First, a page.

Mortgage Servicing Fraud
occurs post loan origination when mortgage servicers use false statements and book-keeping entries, fabricated assignments, forged signatures and utter counterfeit intangible Notes to take a homeowner's property and equity.
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tmc
I've been reading the posts in the forum for some months now and joined today to make my first post and hopefully get some feedback.

The originator and holder of the loan was closed by the FDIC.  FDIC sold the loans in a structured transaction to a consortium of investors which formed a new LLC and the FDIC also holds an ownership in the newly formed LLC.   The LLC contracted with servicing company XYZ to service the portfolio and gave XYZ power of attorney to act on the LLC's behalf.  The Loan Sale Agreement between the FDIC and the LLC gave Limited Power of Attorney to a few individuals at XYZ servicing company to endorse notes and assignments  from FDIC as receiver to LLC.  The notes and underlying mortgages were supposed to have specific language assigning them from the FDIC to the LLC.  I know all of this because the FDIC makes all these agreements public.

THE INTERSTING PART:  Servicing company XYZ utilized the FDIC power of attorney to assign the Deed of Trust to ITSELF and the assignment was recorded and it lacked any mention of the LLC and did not conform in any way to Power of Attorney granted by the FDIC.  No other assignments of Deed of Trust were ever recorded.  XYZ also filed motion for relief claiming, one year after the sale to the LLC,  XYZ was the owner of the Note.   XYZ provided a copy of the Note, endorsed in blank by the originator without any mention of the assignment by the FDIC as required in the Loan Sale Agreement.  I have no idea why they did this.  Maybe there's a lot of confusion at the LLC and XYZ figures they can poach a few homes for themselves. 
I believe because the loan and DOT were never delivered to the LLC; the loan and deed of trust still sit at the FDIC in receivership.  Servicing company XYZ derived any authority at had from it's contract and power of attorney with the LLC.  Because the loan was never delivered to the LLC,  XYZ never had authority to negotiate a modification or attempt to collect the debt.
Furthermore, I would think it would be impossible for XYZ to wiggle out of any wrong doings.  In this case, we're not missing an assignment.  We have an assignment that goes from A to C skipping B.  A had the power to assign to B BUT NOT C. 

Any thoughts?
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texas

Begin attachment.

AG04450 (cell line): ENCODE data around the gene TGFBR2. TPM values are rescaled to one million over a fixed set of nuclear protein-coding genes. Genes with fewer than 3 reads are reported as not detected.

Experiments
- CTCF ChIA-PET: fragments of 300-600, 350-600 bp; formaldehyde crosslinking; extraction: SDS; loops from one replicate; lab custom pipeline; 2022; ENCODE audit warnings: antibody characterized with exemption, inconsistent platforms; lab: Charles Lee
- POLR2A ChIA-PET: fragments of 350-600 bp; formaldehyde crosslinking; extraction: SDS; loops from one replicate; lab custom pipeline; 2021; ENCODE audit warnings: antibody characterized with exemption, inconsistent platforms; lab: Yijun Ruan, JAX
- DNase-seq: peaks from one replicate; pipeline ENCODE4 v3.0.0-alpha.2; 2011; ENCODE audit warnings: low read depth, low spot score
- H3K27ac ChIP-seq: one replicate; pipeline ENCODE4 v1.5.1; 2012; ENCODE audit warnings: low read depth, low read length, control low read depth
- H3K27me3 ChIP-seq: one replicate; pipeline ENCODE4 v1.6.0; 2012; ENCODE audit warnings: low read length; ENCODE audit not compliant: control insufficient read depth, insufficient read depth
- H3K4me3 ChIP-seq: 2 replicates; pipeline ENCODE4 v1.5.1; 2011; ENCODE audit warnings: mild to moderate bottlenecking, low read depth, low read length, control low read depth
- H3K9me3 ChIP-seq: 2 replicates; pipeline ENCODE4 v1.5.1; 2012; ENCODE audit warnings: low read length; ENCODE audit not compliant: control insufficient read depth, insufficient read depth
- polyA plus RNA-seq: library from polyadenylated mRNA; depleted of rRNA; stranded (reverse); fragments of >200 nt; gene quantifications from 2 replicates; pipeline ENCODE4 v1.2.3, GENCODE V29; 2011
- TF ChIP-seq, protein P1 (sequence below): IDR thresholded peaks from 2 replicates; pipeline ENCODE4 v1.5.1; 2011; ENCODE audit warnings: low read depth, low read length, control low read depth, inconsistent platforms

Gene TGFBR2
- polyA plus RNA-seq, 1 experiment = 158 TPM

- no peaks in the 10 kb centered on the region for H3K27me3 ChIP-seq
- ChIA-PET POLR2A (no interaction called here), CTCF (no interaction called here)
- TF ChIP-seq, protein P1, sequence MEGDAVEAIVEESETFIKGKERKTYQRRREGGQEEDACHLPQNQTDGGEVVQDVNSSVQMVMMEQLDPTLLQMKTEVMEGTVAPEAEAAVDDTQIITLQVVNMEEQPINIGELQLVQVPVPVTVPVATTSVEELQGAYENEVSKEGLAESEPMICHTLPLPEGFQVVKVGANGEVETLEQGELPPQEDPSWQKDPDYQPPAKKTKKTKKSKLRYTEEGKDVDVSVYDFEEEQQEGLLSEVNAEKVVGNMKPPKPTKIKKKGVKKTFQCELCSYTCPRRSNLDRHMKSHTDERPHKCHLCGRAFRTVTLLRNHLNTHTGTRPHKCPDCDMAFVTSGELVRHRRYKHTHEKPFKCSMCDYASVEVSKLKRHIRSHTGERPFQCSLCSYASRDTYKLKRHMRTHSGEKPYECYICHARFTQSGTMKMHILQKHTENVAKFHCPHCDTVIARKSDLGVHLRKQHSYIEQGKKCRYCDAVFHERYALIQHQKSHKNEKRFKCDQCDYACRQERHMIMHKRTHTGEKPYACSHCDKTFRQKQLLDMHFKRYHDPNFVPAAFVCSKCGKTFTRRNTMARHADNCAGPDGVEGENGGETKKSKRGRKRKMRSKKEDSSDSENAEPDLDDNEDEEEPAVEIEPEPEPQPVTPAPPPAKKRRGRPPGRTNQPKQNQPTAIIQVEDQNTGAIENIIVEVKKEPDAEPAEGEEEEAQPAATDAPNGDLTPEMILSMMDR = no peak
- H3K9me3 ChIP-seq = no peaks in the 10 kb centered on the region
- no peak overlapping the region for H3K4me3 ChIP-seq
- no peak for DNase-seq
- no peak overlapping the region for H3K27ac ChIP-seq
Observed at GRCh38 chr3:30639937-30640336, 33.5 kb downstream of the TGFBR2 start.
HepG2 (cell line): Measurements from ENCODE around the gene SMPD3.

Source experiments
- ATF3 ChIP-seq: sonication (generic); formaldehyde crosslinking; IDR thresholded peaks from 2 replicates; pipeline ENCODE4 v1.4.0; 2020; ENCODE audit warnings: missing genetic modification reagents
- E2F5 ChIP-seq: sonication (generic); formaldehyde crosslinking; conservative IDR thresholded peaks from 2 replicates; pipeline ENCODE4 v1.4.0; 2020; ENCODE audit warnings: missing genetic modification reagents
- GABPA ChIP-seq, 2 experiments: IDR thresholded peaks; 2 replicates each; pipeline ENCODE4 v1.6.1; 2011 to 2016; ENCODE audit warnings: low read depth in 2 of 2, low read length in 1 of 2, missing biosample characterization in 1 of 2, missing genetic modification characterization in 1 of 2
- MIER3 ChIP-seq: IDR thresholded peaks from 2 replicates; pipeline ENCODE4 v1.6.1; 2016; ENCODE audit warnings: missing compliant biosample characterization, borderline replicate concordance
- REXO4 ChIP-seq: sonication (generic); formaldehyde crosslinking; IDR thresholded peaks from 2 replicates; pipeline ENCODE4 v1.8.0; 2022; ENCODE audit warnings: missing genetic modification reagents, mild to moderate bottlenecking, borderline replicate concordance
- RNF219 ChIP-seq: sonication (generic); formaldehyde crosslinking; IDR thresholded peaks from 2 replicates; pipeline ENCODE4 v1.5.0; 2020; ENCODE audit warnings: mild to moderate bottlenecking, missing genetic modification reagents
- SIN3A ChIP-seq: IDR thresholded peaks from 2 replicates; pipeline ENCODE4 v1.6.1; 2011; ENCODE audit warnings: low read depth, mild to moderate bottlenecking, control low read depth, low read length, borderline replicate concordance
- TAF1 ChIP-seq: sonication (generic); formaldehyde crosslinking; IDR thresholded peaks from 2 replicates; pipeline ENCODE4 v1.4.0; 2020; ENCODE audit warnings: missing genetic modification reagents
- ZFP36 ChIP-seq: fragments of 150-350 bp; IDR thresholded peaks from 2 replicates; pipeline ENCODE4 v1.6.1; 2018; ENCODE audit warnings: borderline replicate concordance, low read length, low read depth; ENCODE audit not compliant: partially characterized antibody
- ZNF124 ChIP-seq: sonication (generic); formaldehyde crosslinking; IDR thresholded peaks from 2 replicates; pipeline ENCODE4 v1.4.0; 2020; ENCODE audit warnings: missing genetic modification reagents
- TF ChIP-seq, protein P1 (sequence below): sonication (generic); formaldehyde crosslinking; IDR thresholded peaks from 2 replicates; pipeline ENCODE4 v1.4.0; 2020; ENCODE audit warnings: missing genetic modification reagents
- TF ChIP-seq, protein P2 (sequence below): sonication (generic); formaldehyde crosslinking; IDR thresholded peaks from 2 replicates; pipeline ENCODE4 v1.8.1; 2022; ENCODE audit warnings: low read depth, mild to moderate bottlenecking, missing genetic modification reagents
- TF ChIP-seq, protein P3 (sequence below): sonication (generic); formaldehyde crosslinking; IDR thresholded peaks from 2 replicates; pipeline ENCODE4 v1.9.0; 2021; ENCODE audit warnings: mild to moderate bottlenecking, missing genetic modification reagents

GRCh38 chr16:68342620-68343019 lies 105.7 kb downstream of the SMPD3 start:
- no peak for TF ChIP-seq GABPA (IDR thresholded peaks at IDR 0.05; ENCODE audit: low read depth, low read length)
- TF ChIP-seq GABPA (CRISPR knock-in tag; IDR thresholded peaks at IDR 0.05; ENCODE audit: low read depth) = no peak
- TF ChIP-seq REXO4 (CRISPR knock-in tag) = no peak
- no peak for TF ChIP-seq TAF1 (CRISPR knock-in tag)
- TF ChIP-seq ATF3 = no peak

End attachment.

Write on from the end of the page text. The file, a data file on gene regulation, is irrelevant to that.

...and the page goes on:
might take a look at the federal holder in due course doctrine
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tmc
Does due course matter? 
My point is, we had an employee of a loan servicer step in and misuse the POA that was granted to him by the FDIC for the purpose of transfering assets into the LLC from the FDIC.  But instead, he used the POA to assign the deed of trust to the servicer and then the servicer claimed it owned the Note in federal court.
I don't think any of my potential cause of actions would be contractual in nature.  In fact my whole point is there is no contract with the servicer, LLC or trustee!

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You may have an infirm transaction, but the power of attorney will have to be examined closely to guide you.

Look at the state of the documentation as of the date the Complaint is filed. In  many jurisdictions, the plaintiff cannot acquire an interest in the note or the mortgage after the litigation is brought. It should be a rule in every jurisdiction because it triggers the Article III court standing issue. If the Plaintiff did not own the note when the litigation was brought, then the court has no personal jurisdiction and cannot consider the case at all.

(In my jurisdiction) this error is not curable because the defect relates back to the commencement of the litigation. If the court has no power to consider a case, it has no power. Period. It can't even open the file.

The way these defects are cured is to withdraw the litigation and bring it a second time with note in hand (if the originals have not been destroyed) Lost note affidavits are being disregarded by judges due to their prior abuse, and any defendant default as to the litigation disappears if the case has to be brought again.

But it puts the Plaintiff at a disadvantage in many ways, particularly as the documentation may be in disarray.

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